Fertility Levels Closely Correspondto Levels of Contraceptive Use
Contraceptive Use is HigherAmong Unmarried, Sexually Active Women than Married Women • Sub-Saharan Africa: Use is at least twice as high on average among unmarried sexually active women than among married women, mostly due to higher levels of condom use. • In 14 of 17 countries in Latin America and Caribbean, use is equal to or higher than that of married women. • Differences are less than in sub-Saharan Africa because use among married women in this region is more widespread.
Contraceptive Use Varies Among Groups of Women • Age and number of children • Contraceptive use peaks at ages 30-39. • Contraceptive use tends to rise with parity. • Women’s education • Better educated women are more likely to use contraception. • Rural or urban residence • Generally lower in rural areas than urban areas.
Reasons for Not Intendingto Use Contraception Vary • Percentage who intend to use contraception varies from 41% in the Near East & North Africa to 57% in Latin America & Caribbean. • Main reasons for not intending to use: • Outside sub-Saharan Africa: At little risk of becoming pregnant. • Sub-Saharan Africa: Currently pregnant or want to have more children. • Other reasons for not intending to use: • Concerns with contraceptive side effects, religious or other opposition to family planning.
Contraceptive Method Mix • Four most widely used methods among married women in surveyed developing countries in rank order: • Female sterilization • Oral contraceptives • Injectables • Intrauterine device • Together these methods account for almost 75% of total contraceptive use.
Male Condom Use Varies • Among married women in developing countries, reliance on male condoms for family planning is rare. • Average of 3% of married women in 60 developing countries rely on condoms. • Levels have not changed much in recent years. • Unmarried sexually active women are more likely to report using condoms. • Levels at least 20% in 11 developing countries. • Since 1990, condom use rose an average of 7 percentage points.
Few Women Use Other Modern Methods of Contraception • Vaginal method use averages <1% of total contraceptive use. • Male sterilization use generally less than 1%. • Implant use highest in Indonesia (6%) and Haiti (1%). • Female condom use <1%.
Use of Traditional Family Planning Methods Varies Widely • Levels of use of traditional contraceptive methods are generally much lower than that of modern methods. • Periodic abstinence: Low levels of use overall, but most widely used in Bolivia (20% of married women). • Withdrawal: Variable use ranges from 18% average in Eastern Europe and Central Asia to 2% average in sub-Saharan Africa.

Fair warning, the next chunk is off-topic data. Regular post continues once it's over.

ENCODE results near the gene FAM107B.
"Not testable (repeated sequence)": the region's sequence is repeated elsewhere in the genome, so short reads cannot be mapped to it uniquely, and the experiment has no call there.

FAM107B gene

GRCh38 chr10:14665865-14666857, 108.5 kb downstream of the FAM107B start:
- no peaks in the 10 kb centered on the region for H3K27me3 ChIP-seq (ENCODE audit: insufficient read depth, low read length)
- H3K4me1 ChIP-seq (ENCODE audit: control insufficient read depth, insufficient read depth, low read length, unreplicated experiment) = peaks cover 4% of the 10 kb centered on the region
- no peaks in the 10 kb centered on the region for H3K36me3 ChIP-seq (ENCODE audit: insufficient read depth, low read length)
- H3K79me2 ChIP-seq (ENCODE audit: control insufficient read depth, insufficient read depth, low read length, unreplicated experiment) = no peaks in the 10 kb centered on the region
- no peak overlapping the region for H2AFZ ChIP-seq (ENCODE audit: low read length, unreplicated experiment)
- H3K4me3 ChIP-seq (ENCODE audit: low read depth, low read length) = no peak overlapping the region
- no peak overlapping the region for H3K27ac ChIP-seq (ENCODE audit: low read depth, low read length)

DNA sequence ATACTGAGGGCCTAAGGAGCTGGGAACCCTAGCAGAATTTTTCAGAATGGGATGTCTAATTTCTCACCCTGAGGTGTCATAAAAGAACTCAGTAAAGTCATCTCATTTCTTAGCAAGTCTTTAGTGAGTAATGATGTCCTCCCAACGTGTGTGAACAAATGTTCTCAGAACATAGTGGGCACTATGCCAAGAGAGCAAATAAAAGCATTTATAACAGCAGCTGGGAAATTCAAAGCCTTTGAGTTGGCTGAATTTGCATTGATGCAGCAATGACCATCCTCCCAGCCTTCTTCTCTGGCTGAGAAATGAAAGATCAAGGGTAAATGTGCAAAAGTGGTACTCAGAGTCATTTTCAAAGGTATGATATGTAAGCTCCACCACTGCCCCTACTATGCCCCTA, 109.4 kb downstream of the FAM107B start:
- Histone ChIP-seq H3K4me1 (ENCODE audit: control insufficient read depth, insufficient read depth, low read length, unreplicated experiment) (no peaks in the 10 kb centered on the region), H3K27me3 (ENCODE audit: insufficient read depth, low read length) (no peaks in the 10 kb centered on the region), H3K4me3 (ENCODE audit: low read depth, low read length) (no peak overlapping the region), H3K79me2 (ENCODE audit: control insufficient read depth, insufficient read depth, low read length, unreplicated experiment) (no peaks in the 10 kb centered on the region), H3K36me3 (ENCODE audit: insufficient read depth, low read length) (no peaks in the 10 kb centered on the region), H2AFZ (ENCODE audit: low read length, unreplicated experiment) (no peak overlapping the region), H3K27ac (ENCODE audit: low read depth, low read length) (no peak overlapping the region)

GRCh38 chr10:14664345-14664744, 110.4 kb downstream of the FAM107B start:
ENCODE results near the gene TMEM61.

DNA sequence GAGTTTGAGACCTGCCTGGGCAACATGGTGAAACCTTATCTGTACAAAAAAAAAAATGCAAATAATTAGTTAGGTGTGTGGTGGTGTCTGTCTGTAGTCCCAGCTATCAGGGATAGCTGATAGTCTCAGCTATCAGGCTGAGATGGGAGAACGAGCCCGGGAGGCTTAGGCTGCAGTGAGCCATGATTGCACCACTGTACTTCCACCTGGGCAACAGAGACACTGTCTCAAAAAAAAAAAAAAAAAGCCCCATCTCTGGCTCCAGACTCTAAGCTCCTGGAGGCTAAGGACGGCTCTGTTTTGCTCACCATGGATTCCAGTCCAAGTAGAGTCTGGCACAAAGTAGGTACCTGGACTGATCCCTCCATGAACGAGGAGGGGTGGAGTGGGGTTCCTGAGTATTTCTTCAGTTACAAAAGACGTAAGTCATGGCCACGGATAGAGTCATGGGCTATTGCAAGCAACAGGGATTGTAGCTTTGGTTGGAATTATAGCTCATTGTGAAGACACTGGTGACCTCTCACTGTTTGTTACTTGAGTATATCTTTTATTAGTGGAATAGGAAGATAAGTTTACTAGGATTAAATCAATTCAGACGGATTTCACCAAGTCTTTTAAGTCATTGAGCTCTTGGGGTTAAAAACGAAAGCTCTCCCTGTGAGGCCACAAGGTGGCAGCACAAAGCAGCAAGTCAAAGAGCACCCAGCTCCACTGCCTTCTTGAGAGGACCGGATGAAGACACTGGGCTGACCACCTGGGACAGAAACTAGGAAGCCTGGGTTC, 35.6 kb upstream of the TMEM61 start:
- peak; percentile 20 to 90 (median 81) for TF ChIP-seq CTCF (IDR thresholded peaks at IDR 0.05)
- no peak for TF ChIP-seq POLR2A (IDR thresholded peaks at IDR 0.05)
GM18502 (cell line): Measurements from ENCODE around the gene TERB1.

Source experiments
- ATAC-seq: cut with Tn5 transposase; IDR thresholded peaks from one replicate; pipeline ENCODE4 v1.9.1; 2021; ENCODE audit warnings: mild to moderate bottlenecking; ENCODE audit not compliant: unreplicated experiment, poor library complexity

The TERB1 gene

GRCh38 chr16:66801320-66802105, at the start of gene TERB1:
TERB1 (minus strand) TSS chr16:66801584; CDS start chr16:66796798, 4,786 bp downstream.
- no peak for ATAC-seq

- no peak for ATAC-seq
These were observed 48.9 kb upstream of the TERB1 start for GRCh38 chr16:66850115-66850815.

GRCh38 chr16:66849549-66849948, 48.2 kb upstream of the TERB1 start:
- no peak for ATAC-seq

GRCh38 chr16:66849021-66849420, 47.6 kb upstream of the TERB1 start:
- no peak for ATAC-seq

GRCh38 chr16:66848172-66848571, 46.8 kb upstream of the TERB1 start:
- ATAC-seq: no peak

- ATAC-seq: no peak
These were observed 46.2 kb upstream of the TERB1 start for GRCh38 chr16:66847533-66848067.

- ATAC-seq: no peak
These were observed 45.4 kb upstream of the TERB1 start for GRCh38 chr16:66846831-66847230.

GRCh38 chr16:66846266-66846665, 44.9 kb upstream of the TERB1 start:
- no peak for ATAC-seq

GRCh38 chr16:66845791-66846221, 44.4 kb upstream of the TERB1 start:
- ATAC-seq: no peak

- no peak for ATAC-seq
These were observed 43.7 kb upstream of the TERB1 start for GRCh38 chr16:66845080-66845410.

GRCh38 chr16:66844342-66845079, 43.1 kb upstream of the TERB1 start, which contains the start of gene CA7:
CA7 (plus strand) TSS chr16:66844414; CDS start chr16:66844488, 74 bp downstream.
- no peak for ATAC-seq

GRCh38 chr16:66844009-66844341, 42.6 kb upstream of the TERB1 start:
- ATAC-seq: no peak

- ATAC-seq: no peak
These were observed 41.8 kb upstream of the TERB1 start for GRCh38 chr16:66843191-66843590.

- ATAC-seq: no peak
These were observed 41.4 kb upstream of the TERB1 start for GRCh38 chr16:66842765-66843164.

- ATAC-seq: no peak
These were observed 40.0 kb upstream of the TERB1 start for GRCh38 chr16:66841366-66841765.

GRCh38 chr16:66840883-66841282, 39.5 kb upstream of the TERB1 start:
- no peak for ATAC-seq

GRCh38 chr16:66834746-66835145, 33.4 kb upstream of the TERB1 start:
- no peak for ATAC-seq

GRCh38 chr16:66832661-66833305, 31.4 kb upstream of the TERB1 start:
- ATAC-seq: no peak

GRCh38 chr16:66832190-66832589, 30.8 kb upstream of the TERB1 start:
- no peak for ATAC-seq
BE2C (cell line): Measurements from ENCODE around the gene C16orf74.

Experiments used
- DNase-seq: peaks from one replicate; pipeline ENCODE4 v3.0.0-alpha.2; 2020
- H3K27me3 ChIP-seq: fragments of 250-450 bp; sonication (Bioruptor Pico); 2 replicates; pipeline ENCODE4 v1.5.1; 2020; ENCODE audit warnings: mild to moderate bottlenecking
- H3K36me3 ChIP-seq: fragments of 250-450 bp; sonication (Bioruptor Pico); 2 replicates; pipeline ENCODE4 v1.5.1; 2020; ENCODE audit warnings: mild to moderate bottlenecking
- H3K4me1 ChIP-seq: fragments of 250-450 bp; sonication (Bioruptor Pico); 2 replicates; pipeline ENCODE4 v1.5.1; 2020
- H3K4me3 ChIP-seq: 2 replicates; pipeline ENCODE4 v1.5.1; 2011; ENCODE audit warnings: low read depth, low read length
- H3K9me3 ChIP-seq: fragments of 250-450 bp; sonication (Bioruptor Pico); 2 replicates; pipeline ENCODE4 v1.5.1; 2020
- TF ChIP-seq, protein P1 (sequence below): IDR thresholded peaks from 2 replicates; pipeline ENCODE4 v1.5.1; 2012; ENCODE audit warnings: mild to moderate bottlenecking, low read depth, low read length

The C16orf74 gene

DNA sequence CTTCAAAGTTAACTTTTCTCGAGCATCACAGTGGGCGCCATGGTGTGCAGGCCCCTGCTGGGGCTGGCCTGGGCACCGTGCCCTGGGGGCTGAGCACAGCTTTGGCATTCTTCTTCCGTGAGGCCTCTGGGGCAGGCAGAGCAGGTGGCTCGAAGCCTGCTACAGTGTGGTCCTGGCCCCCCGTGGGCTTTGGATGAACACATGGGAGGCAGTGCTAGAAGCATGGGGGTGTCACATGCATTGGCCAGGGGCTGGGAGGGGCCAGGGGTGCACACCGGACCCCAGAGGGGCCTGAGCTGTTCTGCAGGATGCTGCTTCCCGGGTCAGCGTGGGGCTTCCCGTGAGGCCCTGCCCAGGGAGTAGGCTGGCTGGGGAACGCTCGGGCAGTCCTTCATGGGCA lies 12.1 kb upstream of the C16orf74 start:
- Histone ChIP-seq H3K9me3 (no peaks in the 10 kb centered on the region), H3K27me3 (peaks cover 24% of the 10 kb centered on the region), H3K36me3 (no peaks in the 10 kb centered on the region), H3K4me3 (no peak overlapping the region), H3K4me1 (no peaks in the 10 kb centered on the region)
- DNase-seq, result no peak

Lactational Amenorrhea Method (LAM) is Used Frequently,but Often Incorrectly • Most breastfeeding women said they relied on breastfeeding to avoid pregnancy. • Ranges from 50% in Peru to 94% in Mali. • Studies show correct use of LAM is limited. • In 12 countries, few women met the LAM criteria, from 3% in Haiti to 20% in Mali. • 3 criteria must be met for correct use of LAM: • Fully or nearly fully breastfeeding • Less than six months postpartum • Not menstruating
Other Factors Besides Contraceptive Use CanAffect Fertility Levels • Direct factors: Age at first marriage, induced abortion, postpartum insusceptibility, infertility • Indirect factors: Social, economic and cultural factors, family planning program effort • These factors help explain fertility levels and declines where access to and use of family planning is poor.
Awareness of Contraception is High, but Varies Among Countries • Awareness of contraception is nearly universal among married women in developing countries. • In 37 of 60 countries, at least 95% know of at least one contraceptive method. • Average number of methods known varies among countries. • Lowest: Average of 1.4 methods in Chad. • Highest: Average of 9 methods in Bangladesh, Colombia, Dominican Republic, Jordan and Peru.
Most Married Women Approve of Family Planning • Sub-Saharan Africa: 74% • Near East and North Africa: 76% • Latin America and the Caribbean: 88% • In 27 of 50 countries, more than half of married women say that they approve of family planning and think that their husbands also approve.
Mass Media is a Key Source of Family Planning Information • The most far-reaching medium varies among regions: • Radio: Sub-Saharan Africa • Television: In 20 of 32 other countries, especially in Eastern Europe and Central Asia • The reach of family planning messages broadcast through the mass media has grown since 1990.
Knowledge of Family Planning Sources Varies Widely • Most women say they know where to obtain contraceptive methods. • In 9 of 11 countries outside sub-Saharan Africa, 90% of married women know where to obtain at least one modern method. • In sub-Saharan Africa, knowledge is more variable. • Large gap between awareness of a method & knowledge of its source in some countries. • In Burkina Faso, 63% of married women know of a modern method, but only 28% know of its source.